​​​Jurong Island is getting greener — literally.    Singapore touts itself as a garden city where lush greenery is woven into its urban tapestry.    The city state is now taking the leap to become a “City in Nature”, and one of the ways it is doing so is intensifying the amount of greenery within its industrial estates.   To that end, National Parks Board (NParks) and JTC will be adding about 100 hectares of new green spaces such as parks and roadside greenery in industrial estates by 2030. Close to 170,000 trees will also be planted within these estates over the next 10 years.    Jurong Island, a cornerstone of Singapore’s energy and chemicals industry, is one of the industrial estates getting a green makeover.    A green partnership    Called the Greening Jurong Island project, the biggest greening initiative on the island aims to transform the energy and chemicals hub into one filled with greenery. To do so, JTC and NParks have partnered with companies on Jurong Island, plus the Association of Process Industry (ASPRI) and its members.   34,000 new trees will be planted on Jurong Island by 2022 ​​​​This project is much more than redecorating exercise. An objective is for JTC and the Jurong Island community to co-create an industrial estate that is more conducive and attractive to the businesses that operate within it, while laying the groundwork for future sustainability efforts in Jurong Island.    “By planting more trees, we create pockets of greenery and biodiversity on Jurong Island, making ​​​it an eco-friendly workplace environment that adds to the well-being of workers there,” explains Cindy Koh, JTC’s Director of Energy and Chemicals.   She also highlights the importance of having the Jurong Island community on-board: “Many manufacturers have been stepping up on their commitments to sustainable actions – however, so much more can be achieved when the community comes together. Such collective effort goes beyond what each company can do on its own.”   The companies and employees on Jurong Island, as well as ASPRI and its members, have raised over $740,000 to support the cause.    Over 70 organisations from the Jurong Island community have supported the greening initiative to-date. ​Mr Charles Quek, President of ASPRI, said, “ASPRI, together with our members, are happy to play our part towards the greening efforts in our industrial estates. The Greening Jurong Island initiative helps to reinforce the concept of sustainability and will go a long way to make the island a more attractive workplace for our members.”    ExxonMobil, the largest single contributor to the initiative, is supporting 400 trees through a $120,000 donation.    Mr Gan Seow Kee, Chairman and Managing Director, ExxonMobil Asia Pacific Pte Ltd said, “The Jurong Island Greening Initiative provides us an opportunity to contribute meaningfully to the environment and community where our operations are located. We recognise the vital role that trees have in the environment, and how they also help make Jurong Island a more attractive place to work.”   Picking the perfect trees   Close to 13,000 trees have been planted in the estate since March 2019, and the eventual goal is to have 34,000 new trees planted by 2022.    Tree species were carefully selected for planting on the island. NParks’ expertise in flora and fauna has been invaluable to this project. The team’s experts are responsible for choosing ideal species of trees that would not only survive, but thrive, amidst the industrial backdrop of Jurong Island. The tree species have been curated and chosen for their hardiness and drought tolerance, as well as their ability to add shade, colour and vibrancy to the island.    Before planting the trees, teams from JTC and NParks analysed ground conditions, then planned strategic planting techniques to ensure the well-being and longevity of the trees on the island. After thoughtful deliberation, they decided that planting the trees in a multi-tier manner — mimicking a forest structure — would be an ideal choice to add diversity, vibrancy and colours to Jurong Island’s streetscape.   Creating a luscious, green island for everyone ​ With one-third of the project’s trees planted so far, Jurong Island’s occupants will soon see — and feel — the impact of the additional greenery.   With more trees, there is now more shade on the island. And because the trees can mitigate the Urban Heat Island (UHI) effect — a situation that occurs when an area has a dense concentration of pavement, buildings and other surfaces that absorb and retain heat — everyone will benefit from cooler temperatures.    On a broader level, the fruits of this partnership will contribute to Singapore’s One Million Trees movement, which aims to plant a million trees across Singapore by 2030 and bring the therapeutic effects of greenery to even more corners of the country.    ​“This project is essential to realising our vision of integrating nature in our industrial spaces and creating more attractive environments for communities. By aspiring to make Jurong Island a much greener industrial park, we’re also strengthening Singapore’s distinctiveness as a liveable city,” Cindy adds.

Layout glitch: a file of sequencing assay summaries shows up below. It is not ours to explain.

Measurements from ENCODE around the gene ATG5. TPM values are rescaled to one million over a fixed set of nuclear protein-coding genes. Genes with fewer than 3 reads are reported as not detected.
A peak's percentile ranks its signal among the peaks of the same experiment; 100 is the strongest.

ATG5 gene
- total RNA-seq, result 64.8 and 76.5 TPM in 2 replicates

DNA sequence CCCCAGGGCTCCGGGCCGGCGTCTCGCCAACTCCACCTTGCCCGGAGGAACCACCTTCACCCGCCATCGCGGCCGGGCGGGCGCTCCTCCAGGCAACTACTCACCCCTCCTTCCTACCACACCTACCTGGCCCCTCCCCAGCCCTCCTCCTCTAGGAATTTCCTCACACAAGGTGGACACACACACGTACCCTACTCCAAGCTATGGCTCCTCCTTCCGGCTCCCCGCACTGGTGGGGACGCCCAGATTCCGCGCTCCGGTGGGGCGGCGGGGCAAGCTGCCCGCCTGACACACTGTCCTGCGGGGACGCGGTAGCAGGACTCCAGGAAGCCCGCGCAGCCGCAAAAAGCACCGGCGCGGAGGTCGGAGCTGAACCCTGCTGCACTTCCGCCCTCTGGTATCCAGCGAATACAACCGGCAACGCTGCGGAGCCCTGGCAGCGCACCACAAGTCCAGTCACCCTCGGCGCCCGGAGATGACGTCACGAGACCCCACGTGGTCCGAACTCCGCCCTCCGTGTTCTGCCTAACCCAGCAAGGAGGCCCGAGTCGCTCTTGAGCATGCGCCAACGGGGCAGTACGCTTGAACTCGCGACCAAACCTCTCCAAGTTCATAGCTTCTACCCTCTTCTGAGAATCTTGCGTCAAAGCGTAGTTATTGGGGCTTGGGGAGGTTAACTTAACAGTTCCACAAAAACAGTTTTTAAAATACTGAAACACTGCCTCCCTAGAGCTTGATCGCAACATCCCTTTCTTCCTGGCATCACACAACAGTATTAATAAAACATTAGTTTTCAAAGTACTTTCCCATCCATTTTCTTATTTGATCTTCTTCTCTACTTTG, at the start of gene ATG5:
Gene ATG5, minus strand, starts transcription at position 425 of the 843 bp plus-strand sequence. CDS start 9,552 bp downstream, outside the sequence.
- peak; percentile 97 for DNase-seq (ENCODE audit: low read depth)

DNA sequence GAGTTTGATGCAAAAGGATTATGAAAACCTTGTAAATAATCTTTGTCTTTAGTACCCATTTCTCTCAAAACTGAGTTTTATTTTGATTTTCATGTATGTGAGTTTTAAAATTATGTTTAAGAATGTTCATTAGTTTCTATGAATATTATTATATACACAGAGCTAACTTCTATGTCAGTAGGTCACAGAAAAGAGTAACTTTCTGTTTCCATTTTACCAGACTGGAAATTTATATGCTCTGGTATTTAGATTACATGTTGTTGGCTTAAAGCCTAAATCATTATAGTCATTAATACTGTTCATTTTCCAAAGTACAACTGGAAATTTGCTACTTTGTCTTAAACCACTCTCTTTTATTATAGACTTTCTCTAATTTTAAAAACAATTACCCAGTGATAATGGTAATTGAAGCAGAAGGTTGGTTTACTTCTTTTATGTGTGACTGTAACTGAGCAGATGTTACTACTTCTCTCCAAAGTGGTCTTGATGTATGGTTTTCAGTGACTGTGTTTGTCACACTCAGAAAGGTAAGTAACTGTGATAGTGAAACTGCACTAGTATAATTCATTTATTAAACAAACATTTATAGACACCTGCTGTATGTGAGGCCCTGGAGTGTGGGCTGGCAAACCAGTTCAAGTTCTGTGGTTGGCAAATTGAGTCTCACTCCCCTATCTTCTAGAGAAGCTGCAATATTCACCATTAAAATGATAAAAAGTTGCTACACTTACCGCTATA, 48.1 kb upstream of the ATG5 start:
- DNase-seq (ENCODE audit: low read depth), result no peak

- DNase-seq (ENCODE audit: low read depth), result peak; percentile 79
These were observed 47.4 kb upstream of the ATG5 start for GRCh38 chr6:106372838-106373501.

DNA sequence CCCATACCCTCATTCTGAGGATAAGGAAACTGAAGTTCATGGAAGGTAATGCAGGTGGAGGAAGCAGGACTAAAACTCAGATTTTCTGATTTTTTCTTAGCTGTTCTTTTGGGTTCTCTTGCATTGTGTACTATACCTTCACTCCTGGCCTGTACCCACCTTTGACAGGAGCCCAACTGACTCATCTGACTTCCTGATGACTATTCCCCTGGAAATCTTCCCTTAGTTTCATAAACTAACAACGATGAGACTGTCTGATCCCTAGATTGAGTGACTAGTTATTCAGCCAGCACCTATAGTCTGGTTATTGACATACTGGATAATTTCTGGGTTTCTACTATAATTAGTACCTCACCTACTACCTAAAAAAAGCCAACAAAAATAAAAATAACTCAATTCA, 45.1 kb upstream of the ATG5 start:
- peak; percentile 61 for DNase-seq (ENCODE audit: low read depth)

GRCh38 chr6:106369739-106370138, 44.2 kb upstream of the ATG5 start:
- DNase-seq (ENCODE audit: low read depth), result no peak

New framework aims to boost Singapore's competitiveness in energy and chemicals manufacturing